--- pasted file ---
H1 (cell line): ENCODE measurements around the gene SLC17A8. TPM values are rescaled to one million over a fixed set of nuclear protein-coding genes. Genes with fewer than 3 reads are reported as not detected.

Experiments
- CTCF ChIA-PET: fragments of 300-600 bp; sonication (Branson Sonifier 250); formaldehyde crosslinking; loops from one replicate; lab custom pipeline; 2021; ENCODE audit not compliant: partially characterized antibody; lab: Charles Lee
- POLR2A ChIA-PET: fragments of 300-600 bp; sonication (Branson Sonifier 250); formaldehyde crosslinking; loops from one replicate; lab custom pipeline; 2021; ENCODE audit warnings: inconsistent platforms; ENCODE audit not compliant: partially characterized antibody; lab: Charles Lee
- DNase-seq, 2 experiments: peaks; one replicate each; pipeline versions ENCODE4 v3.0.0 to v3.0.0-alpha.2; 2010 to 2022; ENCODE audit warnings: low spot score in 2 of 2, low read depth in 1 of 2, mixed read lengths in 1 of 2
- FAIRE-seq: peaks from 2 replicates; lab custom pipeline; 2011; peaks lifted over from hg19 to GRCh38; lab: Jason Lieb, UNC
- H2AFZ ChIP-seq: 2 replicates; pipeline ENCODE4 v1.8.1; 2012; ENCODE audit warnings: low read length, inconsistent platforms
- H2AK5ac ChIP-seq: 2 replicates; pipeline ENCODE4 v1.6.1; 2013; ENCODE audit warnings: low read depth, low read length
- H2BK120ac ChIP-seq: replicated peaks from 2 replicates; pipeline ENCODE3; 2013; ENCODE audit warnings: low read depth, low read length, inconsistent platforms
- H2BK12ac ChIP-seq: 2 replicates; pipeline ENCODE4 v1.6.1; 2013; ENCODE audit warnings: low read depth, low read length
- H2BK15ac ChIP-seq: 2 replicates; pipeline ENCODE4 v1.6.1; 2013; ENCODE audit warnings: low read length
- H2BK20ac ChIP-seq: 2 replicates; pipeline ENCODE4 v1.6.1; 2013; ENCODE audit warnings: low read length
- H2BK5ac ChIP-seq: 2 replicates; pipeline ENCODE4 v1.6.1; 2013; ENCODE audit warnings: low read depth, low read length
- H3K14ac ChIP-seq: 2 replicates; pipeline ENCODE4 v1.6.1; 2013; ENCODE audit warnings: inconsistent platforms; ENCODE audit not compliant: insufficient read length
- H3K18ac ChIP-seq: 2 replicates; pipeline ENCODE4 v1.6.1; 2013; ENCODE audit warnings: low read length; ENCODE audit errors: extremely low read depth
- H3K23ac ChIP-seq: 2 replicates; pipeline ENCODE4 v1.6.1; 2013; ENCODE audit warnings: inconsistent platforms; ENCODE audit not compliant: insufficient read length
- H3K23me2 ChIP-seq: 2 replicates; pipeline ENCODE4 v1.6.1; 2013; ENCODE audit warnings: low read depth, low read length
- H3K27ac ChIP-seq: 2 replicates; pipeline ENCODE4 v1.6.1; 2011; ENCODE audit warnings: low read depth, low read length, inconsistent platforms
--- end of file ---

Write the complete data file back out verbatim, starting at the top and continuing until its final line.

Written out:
H1 (cell line): ENCODE measurements around the gene SLC17A8. TPM values are rescaled to one million over a fixed set of nuclear protein-coding genes. Genes with fewer than 3 reads are reported as not detected.

Experiments
- CTCF ChIA-PET: fragments of 300-600 bp; sonication (Branson Sonifier 250); formaldehyde crosslinking; loops from one replicate; lab custom pipeline; 2021; ENCODE audit not compliant: partially characterized antibody; lab: Charles Lee
- POLR2A ChIA-PET: fragments of 300-600 bp; sonication (Branson Sonifier 250); formaldehyde crosslinking; loops from one replicate; lab custom pipeline; 2021; ENCODE audit warnings: inconsistent platforms; ENCODE audit not compliant: partially characterized antibody; lab: Charles Lee
- DNase-seq, 2 experiments: peaks; one replicate each; pipeline versions ENCODE4 v3.0.0 to v3.0.0-alpha.2; 2010 to 2022; ENCODE audit warnings: low spot score in 2 of 2, low read depth in 1 of 2, mixed read lengths in 1 of 2
- FAIRE-seq: peaks from 2 replicates; lab custom pipeline; 2011; peaks lifted over from hg19 to GRCh38; lab: Jason Lieb, UNC
- H2AFZ ChIP-seq: 2 replicates; pipeline ENCODE4 v1.8.1; 2012; ENCODE audit warnings: low read length, inconsistent platforms
- H2AK5ac ChIP-seq: 2 replicates; pipeline ENCODE4 v1.6.1; 2013; ENCODE audit warnings: low read depth, low read length
- H2BK120ac ChIP-seq: replicated peaks from 2 replicates; pipeline ENCODE3; 2013; ENCODE audit warnings: low read depth, low read length, inconsistent platforms
- H2BK12ac ChIP-seq: 2 replicates; pipeline ENCODE4 v1.6.1; 2013; ENCODE audit warnings: low read depth, low read length
- H2BK15ac ChIP-seq: 2 replicates; pipeline ENCODE4 v1.6.1; 2013; ENCODE audit warnings: low read length
- H2BK20ac ChIP-seq: 2 replicates; pipeline ENCODE4 v1.6.1; 2013; ENCODE audit warnings: low read length
- H2BK5ac ChIP-seq: 2 replicates; pipeline ENCODE4 v1.6.1; 2013; ENCODE audit warnings: low read depth, low read length
- H3K14ac ChIP-seq: 2 replicates; pipeline ENCODE4 v1.6.1; 2013; ENCODE audit warnings: inconsistent platforms; ENCODE audit not compliant: insufficient read length
- H3K18ac ChIP-seq: 2 replicates; pipeline ENCODE4 v1.6.1; 2013; ENCODE audit warnings: low read length; ENCODE audit errors: extremely low read depth
- H3K23ac ChIP-seq: 2 replicates; pipeline ENCODE4 v1.6.1; 2013; ENCODE audit warnings: inconsistent platforms; ENCODE audit not compliant: insufficient read length
- H3K23me2 ChIP-seq: 2 replicates; pipeline ENCODE4 v1.6.1; 2013; ENCODE audit warnings: low read depth, low read length
- H3K27ac ChIP-seq: 2 replicates; pipeline ENCODE4 v1.6.1; 2011; ENCODE audit warnings: low read depth, low read length, inconsistent platforms